Scale stories are one of the easier genres to write: in many cases no calculation is needed.
Indeed, the main work involved is likely to be in setting context to that scale — at its worst a scale story simply becomes a ‘big number’ story (“A lot of money was spent on stuff” or “Something happens to a lot of people”), and the reader is left unclear whether this is actually newsworthy or just normal.
For that reason it’s important to put scale into context by using percentages or proportions (e.g. “one in five”) or comparisons and analogies (“The money spent on the scheme is the equivalent of the wages of 500 teachers”).
You might also bring in change and/or variation as a secondary angle: establishing historical context to the scale you’ve just outlined, or how that scale varies.
In the New York Times piece above, for example, the “true toll” (scale) of the coronavirus outbreak is immediately contextualised by charts which show how that has changed since the start of the year, in different parts of the country.
Data angle 2: Change and stasis — things are going up, things are going down, things aren’t happening
Change stories are almost as common as scale stories — and probably more straightforward to pitch.
After all, change is inherently newsworthy and gives you the verb (“rises”, “plummets”, “[goes] up”) that you need in a headline.
Once you’ve identified some sort of change in your data it’s likely you will need further reporting to answer the “why?” question. Why are those numbers going up or down?
You might also add a secondary angle to your story which explores variation in that trend – the areas where those numbers have gone up, or dropped, the most and least.
This can help you direct your reporting on ‘Why?’ because chances are that the areas affected most will be those most aware of the issue, and able to comment on it.
When reporting on change it’s important to be aware of two considerations: seasonality and margins of error.
Seasonality is the role that (typically predictable and normal, and therefore non-newsworthy) seasonal factors can play in numbers, such as the end of a financial year or school term, the release of new cars or simply changing temperatures. Year-on-year comparisons (this August compared to last August, for example) or seasonal adjustment is often used to prevent this effect.
The margin of error, meanwhile, is the range within which the real numbers actually lie. Because many datasets are based on samples which are then generalised to the rest of the population being looked at, a margin of error (or confidence intervals) is used to indicate how accurate that generalisation actually is. If any change is within that margin of error then we can’t really report that anything has changed.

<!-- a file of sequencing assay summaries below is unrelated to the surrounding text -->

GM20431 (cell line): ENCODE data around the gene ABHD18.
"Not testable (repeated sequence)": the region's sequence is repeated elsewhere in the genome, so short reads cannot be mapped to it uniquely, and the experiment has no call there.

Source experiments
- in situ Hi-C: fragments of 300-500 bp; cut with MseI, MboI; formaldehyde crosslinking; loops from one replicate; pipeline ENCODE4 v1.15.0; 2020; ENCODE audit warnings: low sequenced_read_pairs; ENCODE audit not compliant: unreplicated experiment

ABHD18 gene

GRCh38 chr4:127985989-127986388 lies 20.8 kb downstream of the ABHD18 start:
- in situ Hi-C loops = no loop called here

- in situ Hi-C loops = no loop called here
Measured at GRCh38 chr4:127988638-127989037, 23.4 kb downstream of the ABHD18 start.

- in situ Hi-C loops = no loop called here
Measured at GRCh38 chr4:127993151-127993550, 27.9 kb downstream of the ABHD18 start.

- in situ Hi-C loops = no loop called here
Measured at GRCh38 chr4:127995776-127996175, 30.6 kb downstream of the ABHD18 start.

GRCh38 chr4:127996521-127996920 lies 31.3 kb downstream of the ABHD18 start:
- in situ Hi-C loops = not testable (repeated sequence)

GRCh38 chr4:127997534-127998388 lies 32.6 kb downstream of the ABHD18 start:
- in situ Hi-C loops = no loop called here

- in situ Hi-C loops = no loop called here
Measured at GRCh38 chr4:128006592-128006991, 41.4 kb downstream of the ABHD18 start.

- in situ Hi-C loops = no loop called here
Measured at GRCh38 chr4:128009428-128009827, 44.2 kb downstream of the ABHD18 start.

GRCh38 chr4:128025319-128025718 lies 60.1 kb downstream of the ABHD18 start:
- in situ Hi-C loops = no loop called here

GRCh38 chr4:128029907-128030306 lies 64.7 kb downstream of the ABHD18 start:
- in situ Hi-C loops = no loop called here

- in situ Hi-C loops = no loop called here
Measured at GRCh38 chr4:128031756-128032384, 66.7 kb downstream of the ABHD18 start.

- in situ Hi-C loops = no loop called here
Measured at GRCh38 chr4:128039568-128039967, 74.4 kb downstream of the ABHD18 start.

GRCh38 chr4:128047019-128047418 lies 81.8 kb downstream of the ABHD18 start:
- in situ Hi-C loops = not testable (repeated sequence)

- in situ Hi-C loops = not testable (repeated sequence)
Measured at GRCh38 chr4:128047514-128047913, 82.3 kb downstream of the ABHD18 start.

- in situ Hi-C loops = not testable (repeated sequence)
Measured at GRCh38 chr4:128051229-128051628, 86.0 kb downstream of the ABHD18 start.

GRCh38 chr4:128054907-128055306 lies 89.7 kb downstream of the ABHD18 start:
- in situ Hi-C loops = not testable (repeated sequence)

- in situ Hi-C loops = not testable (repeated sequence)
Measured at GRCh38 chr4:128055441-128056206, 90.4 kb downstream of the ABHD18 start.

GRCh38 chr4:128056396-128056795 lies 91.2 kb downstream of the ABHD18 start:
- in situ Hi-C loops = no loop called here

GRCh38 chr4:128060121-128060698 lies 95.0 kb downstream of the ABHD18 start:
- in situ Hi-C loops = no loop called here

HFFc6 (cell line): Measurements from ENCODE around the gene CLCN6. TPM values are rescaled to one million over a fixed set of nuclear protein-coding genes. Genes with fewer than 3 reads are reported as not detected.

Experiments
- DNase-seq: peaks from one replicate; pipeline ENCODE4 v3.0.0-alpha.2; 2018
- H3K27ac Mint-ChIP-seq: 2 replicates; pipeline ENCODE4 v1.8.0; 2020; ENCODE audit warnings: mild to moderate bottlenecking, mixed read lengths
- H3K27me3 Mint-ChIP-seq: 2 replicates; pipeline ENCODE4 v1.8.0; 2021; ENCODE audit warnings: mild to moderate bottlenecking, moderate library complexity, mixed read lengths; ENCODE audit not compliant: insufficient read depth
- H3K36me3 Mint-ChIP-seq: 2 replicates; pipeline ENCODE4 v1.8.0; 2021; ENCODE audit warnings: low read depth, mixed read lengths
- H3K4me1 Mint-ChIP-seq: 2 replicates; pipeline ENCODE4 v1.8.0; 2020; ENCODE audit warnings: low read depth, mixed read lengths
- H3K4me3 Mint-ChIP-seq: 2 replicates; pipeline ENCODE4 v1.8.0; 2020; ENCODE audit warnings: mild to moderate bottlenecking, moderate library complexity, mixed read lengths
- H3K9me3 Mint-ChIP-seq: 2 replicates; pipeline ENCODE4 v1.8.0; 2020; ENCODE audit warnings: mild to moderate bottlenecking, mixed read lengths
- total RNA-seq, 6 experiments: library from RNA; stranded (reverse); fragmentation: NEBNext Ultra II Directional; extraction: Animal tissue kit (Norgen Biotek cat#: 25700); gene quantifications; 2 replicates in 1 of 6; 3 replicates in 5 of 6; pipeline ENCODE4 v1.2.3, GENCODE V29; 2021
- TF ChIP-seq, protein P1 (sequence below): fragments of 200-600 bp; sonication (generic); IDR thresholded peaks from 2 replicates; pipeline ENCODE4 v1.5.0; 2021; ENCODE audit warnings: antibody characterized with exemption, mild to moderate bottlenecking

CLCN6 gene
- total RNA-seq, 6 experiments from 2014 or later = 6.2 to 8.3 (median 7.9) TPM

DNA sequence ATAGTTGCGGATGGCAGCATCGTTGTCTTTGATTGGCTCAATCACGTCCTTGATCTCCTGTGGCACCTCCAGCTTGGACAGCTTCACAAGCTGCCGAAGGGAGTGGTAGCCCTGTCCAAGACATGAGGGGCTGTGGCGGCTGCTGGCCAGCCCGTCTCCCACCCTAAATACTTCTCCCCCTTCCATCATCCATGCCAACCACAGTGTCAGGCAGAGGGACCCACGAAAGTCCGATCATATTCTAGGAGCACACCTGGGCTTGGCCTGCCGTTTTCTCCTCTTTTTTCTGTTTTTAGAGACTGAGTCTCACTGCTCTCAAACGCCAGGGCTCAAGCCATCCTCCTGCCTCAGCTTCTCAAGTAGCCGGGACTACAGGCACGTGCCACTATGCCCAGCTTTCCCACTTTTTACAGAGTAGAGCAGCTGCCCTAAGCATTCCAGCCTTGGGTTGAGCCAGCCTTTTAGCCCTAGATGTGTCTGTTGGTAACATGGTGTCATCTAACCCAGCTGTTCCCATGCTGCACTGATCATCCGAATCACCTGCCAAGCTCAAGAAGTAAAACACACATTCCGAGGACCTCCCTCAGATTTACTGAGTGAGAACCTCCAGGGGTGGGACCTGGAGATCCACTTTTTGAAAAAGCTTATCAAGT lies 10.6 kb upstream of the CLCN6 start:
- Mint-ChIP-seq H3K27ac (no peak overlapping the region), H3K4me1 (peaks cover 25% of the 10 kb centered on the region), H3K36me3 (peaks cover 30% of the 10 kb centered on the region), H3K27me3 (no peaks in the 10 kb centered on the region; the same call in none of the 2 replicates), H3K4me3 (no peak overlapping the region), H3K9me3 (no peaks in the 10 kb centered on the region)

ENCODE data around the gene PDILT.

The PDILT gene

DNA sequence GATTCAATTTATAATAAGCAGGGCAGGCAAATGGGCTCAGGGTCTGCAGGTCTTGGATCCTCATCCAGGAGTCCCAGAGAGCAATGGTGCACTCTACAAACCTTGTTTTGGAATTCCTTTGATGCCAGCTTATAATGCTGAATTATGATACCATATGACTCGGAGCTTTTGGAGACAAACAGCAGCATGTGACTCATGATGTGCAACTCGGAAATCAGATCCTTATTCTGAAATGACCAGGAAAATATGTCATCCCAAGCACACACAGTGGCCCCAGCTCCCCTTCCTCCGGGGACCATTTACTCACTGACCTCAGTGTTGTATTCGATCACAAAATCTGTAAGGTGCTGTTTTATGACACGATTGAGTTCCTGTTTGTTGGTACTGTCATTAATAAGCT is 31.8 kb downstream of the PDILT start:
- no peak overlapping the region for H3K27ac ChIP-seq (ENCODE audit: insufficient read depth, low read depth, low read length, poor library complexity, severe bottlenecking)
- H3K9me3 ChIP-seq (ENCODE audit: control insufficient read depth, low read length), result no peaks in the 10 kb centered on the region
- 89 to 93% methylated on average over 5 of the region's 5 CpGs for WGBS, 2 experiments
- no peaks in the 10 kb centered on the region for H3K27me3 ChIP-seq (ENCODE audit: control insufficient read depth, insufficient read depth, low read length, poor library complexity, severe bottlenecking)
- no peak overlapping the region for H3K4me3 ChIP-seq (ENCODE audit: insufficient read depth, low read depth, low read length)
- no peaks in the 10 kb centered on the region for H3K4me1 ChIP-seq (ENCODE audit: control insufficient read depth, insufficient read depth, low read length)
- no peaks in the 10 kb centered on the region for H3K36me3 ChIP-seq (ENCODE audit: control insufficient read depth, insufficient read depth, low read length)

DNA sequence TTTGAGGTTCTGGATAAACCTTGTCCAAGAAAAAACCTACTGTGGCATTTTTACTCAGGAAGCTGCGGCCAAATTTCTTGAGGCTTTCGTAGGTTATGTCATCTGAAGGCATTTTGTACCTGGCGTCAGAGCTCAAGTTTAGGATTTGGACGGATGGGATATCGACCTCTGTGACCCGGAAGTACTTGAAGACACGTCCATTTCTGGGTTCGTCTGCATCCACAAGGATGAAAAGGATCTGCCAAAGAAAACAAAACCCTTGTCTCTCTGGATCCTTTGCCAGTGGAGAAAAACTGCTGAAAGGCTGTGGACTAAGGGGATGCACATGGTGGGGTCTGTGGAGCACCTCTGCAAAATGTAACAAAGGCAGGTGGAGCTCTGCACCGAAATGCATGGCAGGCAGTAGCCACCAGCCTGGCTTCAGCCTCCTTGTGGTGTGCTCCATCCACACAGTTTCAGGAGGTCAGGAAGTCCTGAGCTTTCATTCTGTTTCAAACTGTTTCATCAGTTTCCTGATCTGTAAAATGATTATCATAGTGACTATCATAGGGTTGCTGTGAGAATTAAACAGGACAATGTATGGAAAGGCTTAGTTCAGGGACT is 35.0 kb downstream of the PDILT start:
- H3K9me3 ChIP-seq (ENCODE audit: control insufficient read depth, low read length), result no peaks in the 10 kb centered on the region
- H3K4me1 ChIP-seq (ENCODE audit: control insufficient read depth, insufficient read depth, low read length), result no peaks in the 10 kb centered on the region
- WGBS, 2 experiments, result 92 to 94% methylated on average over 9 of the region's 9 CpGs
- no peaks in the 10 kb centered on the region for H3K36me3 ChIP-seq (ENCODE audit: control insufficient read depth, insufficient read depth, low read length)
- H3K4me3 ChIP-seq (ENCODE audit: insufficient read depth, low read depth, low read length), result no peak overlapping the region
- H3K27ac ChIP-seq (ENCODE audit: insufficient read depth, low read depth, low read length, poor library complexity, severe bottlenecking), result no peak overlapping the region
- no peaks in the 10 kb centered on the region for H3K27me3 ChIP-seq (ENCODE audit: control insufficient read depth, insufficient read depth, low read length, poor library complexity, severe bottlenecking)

A variation of the change story is the lack of change angle. This story on company insolvencies, for example, looks for change where you would expect it, but identifies the absence of any increase in companies going bust during the pandemic and seeks expert comment for this counter-intuitive finding.
Data angle 3: Ranking and outliers — who’s best and who’s worst? Who’s unusual and why?
Ranking stories are all about who or what comes out worst or best in a dataset, or where a particular entity of interest (the local police force, schools or teams, or an industry if it’s the specialist press) sits in comparison to others.
Typical stories in this category might include “Local area one of worst areas for crime” or “Local school among best performers in the country”.
You might focus on the places ‘worst-hit’, as in “The parts of Birmingham in top 10 UK areas worst-hit by Universal Credit advances“, or you might look at where your sector compares to others, as in “Construction is third most dangerous UK industry.”
But ranking stories can also be about the best or worst times, places or categories that a dataset ‘reveals’.
The Economist article above, for example, is about the top-ranked month for listening to gloomy songs. A Birmingham Live story, on the other hand, leads on The most common crimes in Sandwell – and where you’re most likely to be a victim.
Data angle 4: Variation — “postcode lotteries”, maps and distributions
Variation stories work best when we expect equal treatment, or when we seek to hold a mirror up to a part of life.
The classic example uses a choropleth map or heatmap to show how some parts of a country have less access to something, or more demand for something, than other parts.
The phrase “postcode lottery”, for example, reflects the sense that a person’s access to something which is supposed to be equally distributed is actually a game of chance.
The BBC data unit story “IVF: NHS couples ‘face social rationing’“, for example, maps out how where you live in England can mean the difference between being able to access fertility treatment or not.
A variation story may be revealing that the unfairness exists — or, if people are aware of it, precisely how and where it plays out (particularly in their area).
Algorithmic accountability stories such as ProPublica’s Machine Bias series are often about variation and the unfairness that is revealed when an algorithm is unpicked: it may be people being sentenced differently, or given different insurance quotes, despite no meaningful difference between them on the dimensions that matter.
A variation story can equally be used to highlight areas of underserved demand, or lack of supply: one story that I worked on for the BBC Shared Data Unit about electric car charging points involved identifying how much infrastructure existed in the country, and where. The picture that the data painted provided a foundation for case studies and reaction.
President Trump on Monday unloaded on the Obama administration’s “Obamagate,” those actions that included using American intel agencies to spy on his successful 2016 campaign for president.
The musician’s father had disowned him after the controversial song was released.
Teenage and underage girls at IDP camps are daily abused but hardly do the survivors or their families speak out.